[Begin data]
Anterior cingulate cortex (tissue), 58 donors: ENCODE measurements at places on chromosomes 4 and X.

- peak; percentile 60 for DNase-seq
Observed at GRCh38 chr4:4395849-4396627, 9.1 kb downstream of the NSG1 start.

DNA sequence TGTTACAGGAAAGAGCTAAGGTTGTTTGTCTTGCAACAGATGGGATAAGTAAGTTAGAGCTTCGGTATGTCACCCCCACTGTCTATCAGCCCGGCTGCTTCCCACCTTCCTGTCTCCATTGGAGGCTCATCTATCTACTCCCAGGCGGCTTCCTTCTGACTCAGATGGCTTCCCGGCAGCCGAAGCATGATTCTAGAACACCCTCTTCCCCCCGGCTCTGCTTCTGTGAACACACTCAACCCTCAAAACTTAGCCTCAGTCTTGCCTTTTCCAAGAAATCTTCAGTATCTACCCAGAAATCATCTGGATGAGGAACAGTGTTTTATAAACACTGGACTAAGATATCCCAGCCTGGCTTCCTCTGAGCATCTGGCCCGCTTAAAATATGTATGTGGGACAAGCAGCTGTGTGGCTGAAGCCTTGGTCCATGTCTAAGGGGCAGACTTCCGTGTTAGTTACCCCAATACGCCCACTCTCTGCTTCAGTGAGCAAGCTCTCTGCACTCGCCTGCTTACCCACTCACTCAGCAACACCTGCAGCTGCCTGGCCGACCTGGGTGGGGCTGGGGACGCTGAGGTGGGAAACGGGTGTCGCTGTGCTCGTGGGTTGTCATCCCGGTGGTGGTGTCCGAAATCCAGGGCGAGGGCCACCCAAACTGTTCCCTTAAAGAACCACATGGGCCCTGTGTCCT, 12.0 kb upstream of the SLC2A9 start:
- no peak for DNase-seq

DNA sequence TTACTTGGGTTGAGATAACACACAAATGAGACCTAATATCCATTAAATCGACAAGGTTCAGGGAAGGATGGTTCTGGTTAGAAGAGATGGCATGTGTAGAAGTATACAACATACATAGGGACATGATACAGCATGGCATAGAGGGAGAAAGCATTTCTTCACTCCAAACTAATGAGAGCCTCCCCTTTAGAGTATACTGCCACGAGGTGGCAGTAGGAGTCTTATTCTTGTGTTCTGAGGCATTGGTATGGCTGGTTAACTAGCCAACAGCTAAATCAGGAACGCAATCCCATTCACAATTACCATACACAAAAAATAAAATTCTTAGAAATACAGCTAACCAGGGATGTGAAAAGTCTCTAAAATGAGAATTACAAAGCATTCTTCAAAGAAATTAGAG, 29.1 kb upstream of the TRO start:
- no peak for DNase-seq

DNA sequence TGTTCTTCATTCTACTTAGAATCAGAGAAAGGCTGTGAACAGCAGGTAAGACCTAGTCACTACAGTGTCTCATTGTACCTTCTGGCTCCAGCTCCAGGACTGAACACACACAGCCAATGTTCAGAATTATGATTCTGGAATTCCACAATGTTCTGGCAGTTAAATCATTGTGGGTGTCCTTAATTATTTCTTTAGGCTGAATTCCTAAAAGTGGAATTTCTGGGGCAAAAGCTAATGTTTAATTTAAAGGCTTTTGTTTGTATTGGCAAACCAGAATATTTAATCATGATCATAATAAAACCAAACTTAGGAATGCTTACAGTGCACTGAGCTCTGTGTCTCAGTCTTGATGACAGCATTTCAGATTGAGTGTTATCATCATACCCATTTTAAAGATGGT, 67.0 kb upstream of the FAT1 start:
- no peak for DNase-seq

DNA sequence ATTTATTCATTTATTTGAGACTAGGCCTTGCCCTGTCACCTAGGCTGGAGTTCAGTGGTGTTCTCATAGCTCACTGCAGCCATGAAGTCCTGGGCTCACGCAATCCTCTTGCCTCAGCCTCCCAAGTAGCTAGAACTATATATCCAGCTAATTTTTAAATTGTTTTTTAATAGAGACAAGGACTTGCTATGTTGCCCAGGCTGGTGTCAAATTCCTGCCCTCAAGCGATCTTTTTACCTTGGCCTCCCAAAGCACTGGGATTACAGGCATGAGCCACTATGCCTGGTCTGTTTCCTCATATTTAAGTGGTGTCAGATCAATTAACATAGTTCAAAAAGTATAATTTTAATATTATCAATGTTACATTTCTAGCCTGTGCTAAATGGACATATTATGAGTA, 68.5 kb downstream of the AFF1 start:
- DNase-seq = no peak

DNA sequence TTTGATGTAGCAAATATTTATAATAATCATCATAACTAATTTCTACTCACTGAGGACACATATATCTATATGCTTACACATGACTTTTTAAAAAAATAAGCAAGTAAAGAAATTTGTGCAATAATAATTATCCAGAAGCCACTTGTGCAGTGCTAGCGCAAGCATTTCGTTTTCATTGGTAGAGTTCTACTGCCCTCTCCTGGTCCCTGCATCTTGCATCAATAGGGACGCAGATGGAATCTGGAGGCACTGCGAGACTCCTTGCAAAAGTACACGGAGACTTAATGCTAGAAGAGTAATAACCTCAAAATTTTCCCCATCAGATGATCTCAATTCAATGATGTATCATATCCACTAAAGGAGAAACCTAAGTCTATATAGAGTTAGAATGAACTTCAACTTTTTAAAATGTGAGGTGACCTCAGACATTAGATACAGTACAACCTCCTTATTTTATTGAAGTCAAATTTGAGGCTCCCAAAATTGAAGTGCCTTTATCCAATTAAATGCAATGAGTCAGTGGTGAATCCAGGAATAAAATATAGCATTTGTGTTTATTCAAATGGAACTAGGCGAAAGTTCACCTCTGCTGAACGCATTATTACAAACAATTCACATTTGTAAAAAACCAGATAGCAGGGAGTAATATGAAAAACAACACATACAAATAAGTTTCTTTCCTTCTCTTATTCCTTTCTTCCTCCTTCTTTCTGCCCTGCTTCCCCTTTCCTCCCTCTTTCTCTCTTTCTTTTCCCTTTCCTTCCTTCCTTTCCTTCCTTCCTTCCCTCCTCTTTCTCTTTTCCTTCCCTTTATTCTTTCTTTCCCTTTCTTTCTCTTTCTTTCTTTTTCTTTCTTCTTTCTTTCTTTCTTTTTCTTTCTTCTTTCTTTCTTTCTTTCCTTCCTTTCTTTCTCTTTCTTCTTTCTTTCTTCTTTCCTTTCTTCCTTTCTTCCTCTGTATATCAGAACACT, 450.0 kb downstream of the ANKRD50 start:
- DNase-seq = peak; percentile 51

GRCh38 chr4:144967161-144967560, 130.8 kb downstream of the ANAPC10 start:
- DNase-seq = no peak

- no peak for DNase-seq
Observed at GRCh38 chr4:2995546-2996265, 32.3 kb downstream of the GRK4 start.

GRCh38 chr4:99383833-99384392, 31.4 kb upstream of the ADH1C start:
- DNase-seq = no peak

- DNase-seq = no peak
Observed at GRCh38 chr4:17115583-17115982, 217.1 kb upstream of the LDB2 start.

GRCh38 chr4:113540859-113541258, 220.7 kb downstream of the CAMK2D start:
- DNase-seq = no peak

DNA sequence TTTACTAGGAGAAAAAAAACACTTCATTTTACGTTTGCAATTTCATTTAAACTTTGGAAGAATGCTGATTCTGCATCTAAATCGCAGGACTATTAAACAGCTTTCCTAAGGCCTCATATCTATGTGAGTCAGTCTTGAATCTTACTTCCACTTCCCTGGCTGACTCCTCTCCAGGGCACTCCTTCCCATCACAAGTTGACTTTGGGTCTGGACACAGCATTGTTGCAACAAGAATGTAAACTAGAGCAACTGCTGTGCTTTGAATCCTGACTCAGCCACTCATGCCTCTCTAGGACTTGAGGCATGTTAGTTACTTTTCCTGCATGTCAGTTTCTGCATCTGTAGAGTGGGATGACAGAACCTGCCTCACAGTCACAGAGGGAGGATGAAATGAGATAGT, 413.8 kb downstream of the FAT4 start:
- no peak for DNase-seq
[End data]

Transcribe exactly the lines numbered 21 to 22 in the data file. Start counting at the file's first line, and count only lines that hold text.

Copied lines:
Observed at GRCh38 chr4:17115583-17115982, 217.1 kb upstream of the LDB2 start.

GRCh38 chr4:113540859-113541258, 220.7 kb downstream of the CAMK2D start: